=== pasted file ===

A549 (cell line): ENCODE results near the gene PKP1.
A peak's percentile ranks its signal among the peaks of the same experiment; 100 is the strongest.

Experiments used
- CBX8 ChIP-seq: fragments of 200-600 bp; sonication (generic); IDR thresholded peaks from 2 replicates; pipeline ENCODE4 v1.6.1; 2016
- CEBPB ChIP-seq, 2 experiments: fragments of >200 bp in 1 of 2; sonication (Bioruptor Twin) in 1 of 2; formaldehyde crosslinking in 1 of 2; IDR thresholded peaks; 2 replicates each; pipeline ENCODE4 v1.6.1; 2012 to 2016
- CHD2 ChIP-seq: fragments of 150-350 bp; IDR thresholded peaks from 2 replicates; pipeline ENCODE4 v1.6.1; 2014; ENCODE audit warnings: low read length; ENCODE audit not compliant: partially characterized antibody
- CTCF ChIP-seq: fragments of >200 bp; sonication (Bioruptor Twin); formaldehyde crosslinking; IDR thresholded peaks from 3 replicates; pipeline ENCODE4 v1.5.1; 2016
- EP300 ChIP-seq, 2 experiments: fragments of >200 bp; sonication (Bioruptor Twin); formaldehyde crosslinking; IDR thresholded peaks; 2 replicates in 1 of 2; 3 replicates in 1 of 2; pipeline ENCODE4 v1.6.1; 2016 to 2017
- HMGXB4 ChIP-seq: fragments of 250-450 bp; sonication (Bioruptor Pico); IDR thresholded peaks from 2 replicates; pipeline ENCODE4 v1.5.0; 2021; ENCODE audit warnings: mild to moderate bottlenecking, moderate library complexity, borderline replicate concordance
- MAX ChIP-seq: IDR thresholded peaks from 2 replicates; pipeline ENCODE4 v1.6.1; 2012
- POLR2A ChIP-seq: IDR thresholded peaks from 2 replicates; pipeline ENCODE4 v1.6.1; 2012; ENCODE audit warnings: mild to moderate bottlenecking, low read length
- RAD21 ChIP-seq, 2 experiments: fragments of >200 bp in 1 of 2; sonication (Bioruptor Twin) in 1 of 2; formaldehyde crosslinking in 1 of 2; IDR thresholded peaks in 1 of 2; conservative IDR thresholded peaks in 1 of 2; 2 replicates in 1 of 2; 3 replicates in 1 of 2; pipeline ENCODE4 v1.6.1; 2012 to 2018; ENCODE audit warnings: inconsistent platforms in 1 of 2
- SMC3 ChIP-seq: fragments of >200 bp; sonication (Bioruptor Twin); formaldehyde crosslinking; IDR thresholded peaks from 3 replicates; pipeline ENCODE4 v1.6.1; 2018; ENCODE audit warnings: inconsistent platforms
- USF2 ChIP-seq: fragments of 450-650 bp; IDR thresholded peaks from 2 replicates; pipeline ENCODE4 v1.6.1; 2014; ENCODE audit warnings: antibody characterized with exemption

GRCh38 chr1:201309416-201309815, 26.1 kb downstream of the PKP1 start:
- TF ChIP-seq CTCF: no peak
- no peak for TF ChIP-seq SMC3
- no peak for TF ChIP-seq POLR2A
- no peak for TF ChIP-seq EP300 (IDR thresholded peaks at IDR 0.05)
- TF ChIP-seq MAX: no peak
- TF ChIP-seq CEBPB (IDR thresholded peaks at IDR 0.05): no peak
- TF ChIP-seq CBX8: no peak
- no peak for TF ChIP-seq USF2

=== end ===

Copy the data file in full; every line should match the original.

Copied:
A549 (cell line): ENCODE results near the gene PKP1.
A peak's percentile ranks its signal among the peaks of the same experiment; 100 is the strongest.

Experiments used
- CBX8 ChIP-seq: fragments of 200-600 bp; sonication (generic); IDR thresholded peaks from 2 replicates; pipeline ENCODE4 v1.6.1; 2016
- CEBPB ChIP-seq, 2 experiments: fragments of >200 bp in 1 of 2; sonication (Bioruptor Twin) in 1 of 2; formaldehyde crosslinking in 1 of 2; IDR thresholded peaks; 2 replicates each; pipeline ENCODE4 v1.6.1; 2012 to 2016
- CHD2 ChIP-seq: fragments of 150-350 bp; IDR thresholded peaks from 2 replicates; pipeline ENCODE4 v1.6.1; 2014; ENCODE audit warnings: low read length; ENCODE audit not compliant: partially characterized antibody
- CTCF ChIP-seq: fragments of >200 bp; sonication (Bioruptor Twin); formaldehyde crosslinking; IDR thresholded peaks from 3 replicates; pipeline ENCODE4 v1.5.1; 2016
- EP300 ChIP-seq, 2 experiments: fragments of >200 bp; sonication (Bioruptor Twin); formaldehyde crosslinking; IDR thresholded peaks; 2 replicates in 1 of 2; 3 replicates in 1 of 2; pipeline ENCODE4 v1.6.1; 2016 to 2017
- HMGXB4 ChIP-seq: fragments of 250-450 bp; sonication (Bioruptor Pico); IDR thresholded peaks from 2 replicates; pipeline ENCODE4 v1.5.0; 2021; ENCODE audit warnings: mild to moderate bottlenecking, moderate library complexity, borderline replicate concordance
- MAX ChIP-seq: IDR thresholded peaks from 2 replicates; pipeline ENCODE4 v1.6.1; 2012
- POLR2A ChIP-seq: IDR thresholded peaks from 2 replicates; pipeline ENCODE4 v1.6.1; 2012; ENCODE audit warnings: mild to moderate bottlenecking, low read length
- RAD21 ChIP-seq, 2 experiments: fragments of >200 bp in 1 of 2; sonication (Bioruptor Twin) in 1 of 2; formaldehyde crosslinking in 1 of 2; IDR thresholded peaks in 1 of 2; conservative IDR thresholded peaks in 1 of 2; 2 replicates in 1 of 2; 3 replicates in 1 of 2; pipeline ENCODE4 v1.6.1; 2012 to 2018; ENCODE audit warnings: inconsistent platforms in 1 of 2
- SMC3 ChIP-seq: fragments of >200 bp; sonication (Bioruptor Twin); formaldehyde crosslinking; IDR thresholded peaks from 3 replicates; pipeline ENCODE4 v1.6.1; 2018; ENCODE audit warnings: inconsistent platforms
- USF2 ChIP-seq: fragments of 450-650 bp; IDR thresholded peaks from 2 replicates; pipeline ENCODE4 v1.6.1; 2014; ENCODE audit warnings: antibody characterized with exemption

GRCh38 chr1:201309416-201309815, 26.1 kb downstream of the PKP1 start:
- TF ChIP-seq CTCF: no peak
- no peak for TF ChIP-seq SMC3
- no peak for TF ChIP-seq POLR2A
- no peak for TF ChIP-seq EP300 (IDR thresholded peaks at IDR 0.05)
- TF ChIP-seq MAX: no peak
- TF ChIP-seq CEBPB (IDR thresholded peaks at IDR 0.05): no peak
- TF ChIP-seq CBX8: no peak
- no peak for TF ChIP-seq USF2